Already an experienced stage pro when he launched the group in 2006, Mullins had grown up in a bluegrass family, and began his career playing with The Traditional Grass, a band which included his father, the legendary Paul “Moon” Mullins on fiddle. An opportunity to become involved in the ownership and management of a radio station in his native southern Ohio in the mid-1990s took Joe off the road, and placed behind the microphone in the studio, and at an executive’s desk.
When we spoke yesterday he said that by 2006, his radio business had grown and matured to the point where he could be away from the station to play bluegrass, at a time when requests for him to perform publicly were becoming more common.
“Since we were broadcasting bluegrass and early country music on WBZI, people would call the station asking about hiring entertainers who played it. If they had the budget, I would contact Doyle Lawson or someone like that to come in and do a show, but if they didn’t, I would get some guys around home and go out and do it myself.”
So he built a core band, named them The Radio Ramblers for obvious reasons, and they performed regularly for about 4 years in the central US before developing a sufficient following to go full time. His original band members all lived within 30 minutes of the station in Xenia, and though they only found a couple dozen dates the first few years, they eventually moved up to 40 or so.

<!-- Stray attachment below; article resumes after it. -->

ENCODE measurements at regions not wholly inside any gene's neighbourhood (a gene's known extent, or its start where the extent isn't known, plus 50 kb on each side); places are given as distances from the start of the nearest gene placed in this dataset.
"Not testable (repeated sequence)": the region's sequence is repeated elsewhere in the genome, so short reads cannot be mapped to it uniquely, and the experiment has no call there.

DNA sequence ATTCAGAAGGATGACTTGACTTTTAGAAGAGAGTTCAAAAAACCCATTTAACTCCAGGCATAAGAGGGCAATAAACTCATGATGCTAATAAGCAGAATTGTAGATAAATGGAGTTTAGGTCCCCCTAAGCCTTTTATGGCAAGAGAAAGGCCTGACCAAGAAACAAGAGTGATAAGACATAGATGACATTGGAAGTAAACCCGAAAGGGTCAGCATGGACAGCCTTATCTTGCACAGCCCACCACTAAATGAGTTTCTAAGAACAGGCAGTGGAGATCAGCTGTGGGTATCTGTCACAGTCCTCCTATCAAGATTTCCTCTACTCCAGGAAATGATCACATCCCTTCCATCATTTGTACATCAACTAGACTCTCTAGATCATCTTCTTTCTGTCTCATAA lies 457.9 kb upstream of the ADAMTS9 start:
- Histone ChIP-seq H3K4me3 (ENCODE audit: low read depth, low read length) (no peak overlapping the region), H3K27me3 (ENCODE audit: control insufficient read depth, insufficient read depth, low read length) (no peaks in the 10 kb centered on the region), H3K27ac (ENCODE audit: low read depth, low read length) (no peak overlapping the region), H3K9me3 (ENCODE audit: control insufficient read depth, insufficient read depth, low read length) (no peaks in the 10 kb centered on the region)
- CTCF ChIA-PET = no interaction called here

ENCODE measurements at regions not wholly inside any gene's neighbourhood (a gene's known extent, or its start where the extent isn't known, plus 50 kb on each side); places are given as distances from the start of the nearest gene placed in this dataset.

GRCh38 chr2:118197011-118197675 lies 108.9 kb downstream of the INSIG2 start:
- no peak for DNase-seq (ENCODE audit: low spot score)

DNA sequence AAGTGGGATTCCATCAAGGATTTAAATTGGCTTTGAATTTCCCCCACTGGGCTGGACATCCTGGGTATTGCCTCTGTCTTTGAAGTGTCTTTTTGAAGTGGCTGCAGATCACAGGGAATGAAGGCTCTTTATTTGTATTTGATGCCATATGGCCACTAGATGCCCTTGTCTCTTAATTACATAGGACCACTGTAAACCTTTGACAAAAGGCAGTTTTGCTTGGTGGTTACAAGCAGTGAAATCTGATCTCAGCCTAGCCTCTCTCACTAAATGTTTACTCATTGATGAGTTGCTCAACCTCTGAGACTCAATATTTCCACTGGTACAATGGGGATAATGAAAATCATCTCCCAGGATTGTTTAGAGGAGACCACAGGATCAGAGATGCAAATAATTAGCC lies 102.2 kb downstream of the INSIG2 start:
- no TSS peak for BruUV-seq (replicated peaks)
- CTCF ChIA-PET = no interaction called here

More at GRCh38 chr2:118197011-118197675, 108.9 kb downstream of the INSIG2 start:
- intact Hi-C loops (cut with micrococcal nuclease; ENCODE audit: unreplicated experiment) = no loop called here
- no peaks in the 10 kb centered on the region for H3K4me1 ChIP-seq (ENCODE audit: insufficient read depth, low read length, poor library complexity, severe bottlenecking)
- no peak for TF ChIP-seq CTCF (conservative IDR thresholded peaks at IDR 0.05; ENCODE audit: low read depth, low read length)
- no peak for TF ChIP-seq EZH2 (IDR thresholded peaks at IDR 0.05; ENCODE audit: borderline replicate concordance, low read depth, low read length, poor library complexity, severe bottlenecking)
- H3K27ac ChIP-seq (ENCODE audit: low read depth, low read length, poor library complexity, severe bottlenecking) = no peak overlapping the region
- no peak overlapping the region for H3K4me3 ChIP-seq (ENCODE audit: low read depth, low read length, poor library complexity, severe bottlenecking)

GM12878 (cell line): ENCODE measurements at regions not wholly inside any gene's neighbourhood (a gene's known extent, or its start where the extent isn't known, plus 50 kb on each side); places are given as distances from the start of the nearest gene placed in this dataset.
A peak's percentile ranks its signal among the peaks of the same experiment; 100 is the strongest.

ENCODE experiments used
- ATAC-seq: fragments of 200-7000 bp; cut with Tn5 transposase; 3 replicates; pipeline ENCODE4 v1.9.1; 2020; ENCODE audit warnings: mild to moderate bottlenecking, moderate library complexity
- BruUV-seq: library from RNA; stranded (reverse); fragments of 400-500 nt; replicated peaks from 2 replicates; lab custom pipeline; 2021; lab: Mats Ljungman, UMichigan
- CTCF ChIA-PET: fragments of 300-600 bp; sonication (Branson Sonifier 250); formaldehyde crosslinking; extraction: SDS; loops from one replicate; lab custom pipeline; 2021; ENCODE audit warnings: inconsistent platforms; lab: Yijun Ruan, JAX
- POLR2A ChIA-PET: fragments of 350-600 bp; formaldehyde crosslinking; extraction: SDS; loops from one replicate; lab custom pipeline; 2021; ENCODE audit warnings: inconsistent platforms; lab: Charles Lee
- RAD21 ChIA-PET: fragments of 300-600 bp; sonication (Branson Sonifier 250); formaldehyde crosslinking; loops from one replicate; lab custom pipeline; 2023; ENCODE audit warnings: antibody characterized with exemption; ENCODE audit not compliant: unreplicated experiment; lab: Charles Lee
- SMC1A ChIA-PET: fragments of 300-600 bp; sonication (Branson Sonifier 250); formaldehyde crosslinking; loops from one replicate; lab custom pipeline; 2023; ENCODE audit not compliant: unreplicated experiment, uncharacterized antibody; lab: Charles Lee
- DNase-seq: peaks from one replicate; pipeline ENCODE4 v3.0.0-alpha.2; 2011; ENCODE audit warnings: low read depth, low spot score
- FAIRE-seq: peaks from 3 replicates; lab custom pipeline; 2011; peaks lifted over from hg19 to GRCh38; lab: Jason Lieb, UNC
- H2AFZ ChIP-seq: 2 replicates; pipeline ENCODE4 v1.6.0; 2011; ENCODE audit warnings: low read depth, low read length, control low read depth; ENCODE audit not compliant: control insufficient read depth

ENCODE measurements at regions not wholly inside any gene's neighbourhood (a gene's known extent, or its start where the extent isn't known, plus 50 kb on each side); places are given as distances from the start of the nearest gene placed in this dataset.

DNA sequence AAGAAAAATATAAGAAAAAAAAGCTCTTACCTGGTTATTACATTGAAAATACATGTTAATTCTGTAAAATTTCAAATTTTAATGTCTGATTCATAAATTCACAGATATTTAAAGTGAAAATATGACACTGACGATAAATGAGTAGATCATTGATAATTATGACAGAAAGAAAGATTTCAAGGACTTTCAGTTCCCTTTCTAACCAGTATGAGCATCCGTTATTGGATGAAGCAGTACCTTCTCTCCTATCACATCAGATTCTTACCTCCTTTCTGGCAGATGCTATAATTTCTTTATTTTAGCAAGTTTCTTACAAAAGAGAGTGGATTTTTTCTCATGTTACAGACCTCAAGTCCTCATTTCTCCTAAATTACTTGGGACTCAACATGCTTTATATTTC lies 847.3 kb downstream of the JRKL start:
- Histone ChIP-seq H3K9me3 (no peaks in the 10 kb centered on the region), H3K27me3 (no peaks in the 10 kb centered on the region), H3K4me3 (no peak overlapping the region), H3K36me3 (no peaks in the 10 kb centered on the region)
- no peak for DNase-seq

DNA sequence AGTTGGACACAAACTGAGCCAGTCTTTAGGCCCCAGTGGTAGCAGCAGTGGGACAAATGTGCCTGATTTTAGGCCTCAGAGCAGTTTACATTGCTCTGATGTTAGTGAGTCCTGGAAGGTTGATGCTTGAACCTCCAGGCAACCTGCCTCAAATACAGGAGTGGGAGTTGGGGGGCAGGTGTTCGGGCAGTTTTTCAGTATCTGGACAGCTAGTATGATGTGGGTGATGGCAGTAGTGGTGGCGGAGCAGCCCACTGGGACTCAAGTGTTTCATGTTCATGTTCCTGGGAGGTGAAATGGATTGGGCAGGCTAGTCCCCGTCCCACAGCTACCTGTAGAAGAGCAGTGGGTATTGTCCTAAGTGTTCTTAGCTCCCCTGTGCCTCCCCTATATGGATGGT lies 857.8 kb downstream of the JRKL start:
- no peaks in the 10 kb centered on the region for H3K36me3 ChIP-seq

“I knew as a small businessmen, it would take 3 years just to find out if we could make it. We didn’t intend to be a full time band when we started, but I think 2016 has been our biggest year ever. In our sixth year of full time touring, we’ll do 114 dates by the time this year is out.”
The first album, Rambler’s Call, was initially released privately for sale at their shows in 2009, and through a few independent distributors. One of those, County Sales, sold so many that Rebel Records contacted Joe to see if he was interested in them re-releasing it. Always the savvy negotiator, Mullins arranged an agreement where they would also immediately record a sacred album, Hymns From The Hills, which was released just a few months later.
Things really took off for the band at this point. They were nominated for an IBMA Emerging Artist award in 2011, and won in the following year. Since that time it’s been more dates, more albums, and more accolades for Joe and the boys.
Mullins’ unerring knack for choosing good material, and arranging it for his talented crew, has brought the band to the very top tier of bluegrass entertainers. But he shares the credit for their success with the team he has around him.
“I’ve built a team to help with all of this, and I’m fortunate to have a team with vocal versatility. So many great bands have been built around multiple vocalists in bluegrass… Seldom Scene, Blue Highway among them. We’re honored to feel like we are part of that tradition.”
The Ramblers’ current CD is Sacred Memories on Rebel Records, available wherever bluegrass music is sold.